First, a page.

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Pat Valera: On Shifting Digital Climates and the Power of the LGBT Community



Pat Valera sees himself more as a creative free spirit than a creative leader. “The leader part manifests because of the things that I do. It’s not the intention.”


The two-time Palanca award-winning playwright and Libra-Scorpio cusp shares that his experience and presence in the theater scene are a result of being artistic, rational, and entrepreneurial. “In the fields of Filipino musical theater, my being at the forefront happened because I insisted, resisted, and persisted.


“I insisted on doing the things that I wanted to do, I resisted the things that didn’t feel right both in the industry and in my personal space, and I persisted in the belief that finding the right mix of people allows me to create sustainable pursuits."


The man of the hour cites that, to be great and gritty, one has to know when to push for their ideas, say no when necessary, and to keep on going where it matters.


True enough, Pat’s extensive portfolio is a fusion of all sorts of big things.


Storytelling for audiences

Firstly, he co-owns Black Box Collab Inc., a premium boutique creative agency focused on curating experiences. Secondly, he wrote and directed critically-acclaimed musicals like “Mula Sa Buwan” and the stage adaptation of Lualhati Bautista’s “Dekada ’70”.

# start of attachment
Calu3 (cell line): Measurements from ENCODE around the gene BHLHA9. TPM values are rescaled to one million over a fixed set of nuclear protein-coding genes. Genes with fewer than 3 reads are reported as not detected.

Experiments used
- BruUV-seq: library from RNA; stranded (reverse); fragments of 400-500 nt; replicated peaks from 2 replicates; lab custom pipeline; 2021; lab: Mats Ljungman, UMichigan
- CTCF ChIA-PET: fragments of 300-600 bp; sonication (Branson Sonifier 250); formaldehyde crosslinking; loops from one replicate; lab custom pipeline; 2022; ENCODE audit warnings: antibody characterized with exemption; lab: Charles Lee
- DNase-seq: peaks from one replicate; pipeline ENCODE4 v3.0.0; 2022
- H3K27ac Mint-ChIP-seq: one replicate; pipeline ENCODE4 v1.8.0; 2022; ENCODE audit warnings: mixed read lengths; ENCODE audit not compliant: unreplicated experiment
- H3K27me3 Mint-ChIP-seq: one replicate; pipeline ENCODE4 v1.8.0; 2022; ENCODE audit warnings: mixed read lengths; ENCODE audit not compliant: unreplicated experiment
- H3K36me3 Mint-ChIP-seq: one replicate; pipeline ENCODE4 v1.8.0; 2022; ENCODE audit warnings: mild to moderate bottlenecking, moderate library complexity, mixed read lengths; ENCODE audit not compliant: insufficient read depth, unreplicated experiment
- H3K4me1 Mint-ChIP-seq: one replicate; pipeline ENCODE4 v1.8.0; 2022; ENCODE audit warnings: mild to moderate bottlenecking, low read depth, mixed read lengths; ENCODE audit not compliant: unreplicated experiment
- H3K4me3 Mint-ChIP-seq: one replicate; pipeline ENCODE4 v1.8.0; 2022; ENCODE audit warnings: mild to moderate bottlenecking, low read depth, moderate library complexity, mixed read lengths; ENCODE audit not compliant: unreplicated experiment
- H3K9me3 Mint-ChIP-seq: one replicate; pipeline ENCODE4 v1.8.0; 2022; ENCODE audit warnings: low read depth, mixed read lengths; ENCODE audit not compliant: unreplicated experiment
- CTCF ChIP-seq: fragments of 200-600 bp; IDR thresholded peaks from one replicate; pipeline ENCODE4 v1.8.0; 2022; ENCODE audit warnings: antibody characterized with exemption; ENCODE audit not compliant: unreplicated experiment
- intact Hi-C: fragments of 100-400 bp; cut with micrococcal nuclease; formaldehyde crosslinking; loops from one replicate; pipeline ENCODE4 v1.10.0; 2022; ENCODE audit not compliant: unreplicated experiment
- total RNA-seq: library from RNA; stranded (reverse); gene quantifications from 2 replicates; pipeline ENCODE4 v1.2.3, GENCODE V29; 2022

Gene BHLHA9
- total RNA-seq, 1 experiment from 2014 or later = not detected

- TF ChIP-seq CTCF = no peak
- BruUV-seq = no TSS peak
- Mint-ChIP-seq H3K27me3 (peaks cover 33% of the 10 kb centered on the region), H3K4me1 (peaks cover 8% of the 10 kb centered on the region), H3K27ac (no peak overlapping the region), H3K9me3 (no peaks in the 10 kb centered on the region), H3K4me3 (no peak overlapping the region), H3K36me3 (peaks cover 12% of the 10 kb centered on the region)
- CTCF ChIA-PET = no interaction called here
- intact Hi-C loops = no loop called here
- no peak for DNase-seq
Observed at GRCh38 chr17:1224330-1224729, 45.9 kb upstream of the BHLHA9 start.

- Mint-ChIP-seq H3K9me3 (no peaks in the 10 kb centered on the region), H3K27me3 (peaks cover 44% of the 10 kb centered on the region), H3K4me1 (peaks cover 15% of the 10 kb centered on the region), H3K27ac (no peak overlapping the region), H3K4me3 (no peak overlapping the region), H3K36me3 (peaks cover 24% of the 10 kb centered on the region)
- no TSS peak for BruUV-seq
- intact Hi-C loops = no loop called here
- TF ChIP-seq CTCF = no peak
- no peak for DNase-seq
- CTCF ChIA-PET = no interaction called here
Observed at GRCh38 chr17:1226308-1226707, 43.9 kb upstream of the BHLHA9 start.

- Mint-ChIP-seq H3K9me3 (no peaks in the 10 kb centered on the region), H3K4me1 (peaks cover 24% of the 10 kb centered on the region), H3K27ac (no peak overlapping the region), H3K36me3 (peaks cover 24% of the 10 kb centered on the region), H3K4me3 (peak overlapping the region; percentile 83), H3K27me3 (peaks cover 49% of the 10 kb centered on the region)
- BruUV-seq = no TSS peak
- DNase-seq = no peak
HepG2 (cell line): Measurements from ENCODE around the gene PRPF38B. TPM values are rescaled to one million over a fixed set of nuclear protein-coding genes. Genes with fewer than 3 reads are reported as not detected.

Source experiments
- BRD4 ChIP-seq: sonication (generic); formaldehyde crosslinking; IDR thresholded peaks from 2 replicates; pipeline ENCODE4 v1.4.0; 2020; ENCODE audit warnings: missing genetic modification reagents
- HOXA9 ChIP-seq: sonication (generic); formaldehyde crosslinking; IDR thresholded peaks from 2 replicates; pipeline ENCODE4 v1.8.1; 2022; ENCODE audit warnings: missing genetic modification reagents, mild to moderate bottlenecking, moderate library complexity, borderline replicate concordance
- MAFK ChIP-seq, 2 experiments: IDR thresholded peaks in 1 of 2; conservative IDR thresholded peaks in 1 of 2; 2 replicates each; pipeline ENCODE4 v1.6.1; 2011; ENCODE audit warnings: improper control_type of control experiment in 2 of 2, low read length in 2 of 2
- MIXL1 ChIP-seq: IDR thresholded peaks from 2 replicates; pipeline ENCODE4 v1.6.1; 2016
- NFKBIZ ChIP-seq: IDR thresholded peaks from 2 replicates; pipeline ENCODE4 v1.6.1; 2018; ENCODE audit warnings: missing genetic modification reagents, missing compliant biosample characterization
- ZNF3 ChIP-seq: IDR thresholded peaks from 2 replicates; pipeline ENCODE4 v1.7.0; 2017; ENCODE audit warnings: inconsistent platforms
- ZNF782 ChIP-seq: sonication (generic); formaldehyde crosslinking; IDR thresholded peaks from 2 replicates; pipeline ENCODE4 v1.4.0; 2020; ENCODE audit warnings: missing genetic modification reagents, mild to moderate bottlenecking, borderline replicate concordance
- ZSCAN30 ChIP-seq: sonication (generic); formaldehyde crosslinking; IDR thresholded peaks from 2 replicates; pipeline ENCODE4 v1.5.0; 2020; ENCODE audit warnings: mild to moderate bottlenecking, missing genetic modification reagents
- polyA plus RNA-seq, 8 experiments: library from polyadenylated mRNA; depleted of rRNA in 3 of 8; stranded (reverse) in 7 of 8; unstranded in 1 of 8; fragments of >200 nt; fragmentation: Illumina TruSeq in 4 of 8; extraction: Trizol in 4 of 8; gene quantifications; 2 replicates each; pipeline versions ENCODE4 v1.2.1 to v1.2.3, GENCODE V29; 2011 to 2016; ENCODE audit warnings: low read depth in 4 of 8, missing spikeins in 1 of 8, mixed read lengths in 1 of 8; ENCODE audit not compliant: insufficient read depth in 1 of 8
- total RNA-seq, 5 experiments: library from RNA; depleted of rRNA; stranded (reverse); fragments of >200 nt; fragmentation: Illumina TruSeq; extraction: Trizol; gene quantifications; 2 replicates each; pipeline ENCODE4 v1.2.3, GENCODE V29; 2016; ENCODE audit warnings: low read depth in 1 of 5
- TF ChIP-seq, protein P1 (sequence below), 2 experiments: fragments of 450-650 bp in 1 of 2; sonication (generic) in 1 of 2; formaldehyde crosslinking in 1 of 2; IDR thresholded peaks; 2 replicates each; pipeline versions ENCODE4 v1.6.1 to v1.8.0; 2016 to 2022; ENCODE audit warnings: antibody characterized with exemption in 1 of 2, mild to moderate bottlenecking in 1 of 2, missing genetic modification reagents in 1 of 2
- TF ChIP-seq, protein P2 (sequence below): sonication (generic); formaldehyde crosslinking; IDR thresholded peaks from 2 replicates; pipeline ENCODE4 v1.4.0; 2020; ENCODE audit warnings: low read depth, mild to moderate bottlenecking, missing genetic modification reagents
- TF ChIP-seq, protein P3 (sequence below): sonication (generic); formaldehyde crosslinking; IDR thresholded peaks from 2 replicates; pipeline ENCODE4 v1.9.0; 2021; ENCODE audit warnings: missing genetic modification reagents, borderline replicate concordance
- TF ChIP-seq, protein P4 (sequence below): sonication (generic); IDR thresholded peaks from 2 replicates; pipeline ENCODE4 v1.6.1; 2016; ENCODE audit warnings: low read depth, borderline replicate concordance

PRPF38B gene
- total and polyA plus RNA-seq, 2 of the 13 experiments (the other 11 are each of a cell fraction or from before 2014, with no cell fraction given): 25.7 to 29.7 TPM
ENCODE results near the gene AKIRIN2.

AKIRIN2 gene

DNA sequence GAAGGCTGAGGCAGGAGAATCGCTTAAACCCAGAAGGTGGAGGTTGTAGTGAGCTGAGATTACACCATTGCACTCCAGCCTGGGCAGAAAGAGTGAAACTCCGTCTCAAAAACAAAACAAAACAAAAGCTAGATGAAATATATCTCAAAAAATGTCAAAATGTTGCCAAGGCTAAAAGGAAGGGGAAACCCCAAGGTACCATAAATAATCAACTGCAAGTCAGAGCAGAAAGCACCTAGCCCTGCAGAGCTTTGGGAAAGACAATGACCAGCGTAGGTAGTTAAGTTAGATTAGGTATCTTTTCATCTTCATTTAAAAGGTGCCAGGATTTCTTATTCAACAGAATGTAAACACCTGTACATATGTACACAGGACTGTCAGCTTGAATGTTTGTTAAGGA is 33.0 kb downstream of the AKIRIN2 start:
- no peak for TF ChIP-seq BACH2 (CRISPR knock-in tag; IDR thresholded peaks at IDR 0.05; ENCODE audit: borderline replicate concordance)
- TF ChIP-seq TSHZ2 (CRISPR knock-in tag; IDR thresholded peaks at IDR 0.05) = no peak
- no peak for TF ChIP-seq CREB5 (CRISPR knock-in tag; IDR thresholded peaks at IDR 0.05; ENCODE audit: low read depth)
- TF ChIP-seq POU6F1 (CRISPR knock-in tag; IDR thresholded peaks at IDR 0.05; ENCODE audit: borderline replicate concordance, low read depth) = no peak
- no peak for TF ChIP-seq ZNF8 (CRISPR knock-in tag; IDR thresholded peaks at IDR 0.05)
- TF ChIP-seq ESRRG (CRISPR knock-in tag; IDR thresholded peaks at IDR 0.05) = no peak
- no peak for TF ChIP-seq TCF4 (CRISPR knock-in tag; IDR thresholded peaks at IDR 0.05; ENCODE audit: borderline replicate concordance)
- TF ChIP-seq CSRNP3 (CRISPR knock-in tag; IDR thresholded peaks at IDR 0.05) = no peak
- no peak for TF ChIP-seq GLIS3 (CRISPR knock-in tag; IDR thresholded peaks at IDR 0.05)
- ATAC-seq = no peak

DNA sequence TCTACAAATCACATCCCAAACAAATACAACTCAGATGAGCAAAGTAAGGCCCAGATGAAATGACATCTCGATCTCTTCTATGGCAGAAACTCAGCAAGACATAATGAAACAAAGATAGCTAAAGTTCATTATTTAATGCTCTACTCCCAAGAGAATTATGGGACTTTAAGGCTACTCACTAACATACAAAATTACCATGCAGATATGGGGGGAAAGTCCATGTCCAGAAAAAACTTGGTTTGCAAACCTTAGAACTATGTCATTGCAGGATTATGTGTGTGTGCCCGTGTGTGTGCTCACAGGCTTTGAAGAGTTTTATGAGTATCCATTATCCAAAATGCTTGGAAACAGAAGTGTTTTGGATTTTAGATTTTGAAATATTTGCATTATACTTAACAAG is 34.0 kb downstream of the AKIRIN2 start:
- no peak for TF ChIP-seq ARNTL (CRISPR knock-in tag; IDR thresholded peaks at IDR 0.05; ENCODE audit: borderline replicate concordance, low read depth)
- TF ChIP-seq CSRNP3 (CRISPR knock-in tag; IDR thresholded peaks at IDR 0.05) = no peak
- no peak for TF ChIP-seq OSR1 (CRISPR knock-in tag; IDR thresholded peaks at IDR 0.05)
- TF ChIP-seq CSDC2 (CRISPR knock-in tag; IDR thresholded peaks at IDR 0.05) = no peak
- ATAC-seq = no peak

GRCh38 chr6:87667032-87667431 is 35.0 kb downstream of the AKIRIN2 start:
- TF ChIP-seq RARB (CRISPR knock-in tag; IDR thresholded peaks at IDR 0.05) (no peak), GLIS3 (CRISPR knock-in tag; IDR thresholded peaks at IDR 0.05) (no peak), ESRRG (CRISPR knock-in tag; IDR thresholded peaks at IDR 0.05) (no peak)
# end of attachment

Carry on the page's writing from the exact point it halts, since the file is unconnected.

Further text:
If anything, the celebrated dramaturg has leadership written all over him—even if he doesn’t particularly like the sound of the title.


While the pandemic has slowed down the life of many, Pat remains busy.


In fact, one of the many things he’s brewing up right now is a project with the OTT platform, Viu. “We’re putting out a musical narrative series called ‘Still.’ There’s a lot to unpack with what a musical narrative series even is, but the show is about a group of people who were stuck in a music camp during the first couple of months of the lockdown.”


The 8-part series will star prominent talents such as Julie Anne San Jose, Christian Bautista, Bituin Escalante, and Gab Pangilinan, to name a few.


“When the pandemic started, we were all affected. I even had to cancel a week’s worth of shows because of the lockdown. We thought it wouldn’t last, and we even planned a Dekada ‘70 September run last year, but here we are; still in a pandemic.”


At the height of 2020’s tragic turnouts, Pat shares that, like everyone else, he was worried about the enigma tomorrow presented.


His upcoming series, he says, is a response to the kind of dread we all had to face for the first time due to the virus breakout.


“Within the initial lockdown season, I thought about what opportunities we could provide for people who worked in theater. But more importantly, the idea of the show is detailing the anxiety, loss, grief, and sadness we’ve all had to carry because of recent events.”



“I think that’s the power of creativity. You find worlds and ways to tell audiences that what you’re feeling and what’s happening to you is real and valid, and that’s okay—we’ll find ways to carry on.”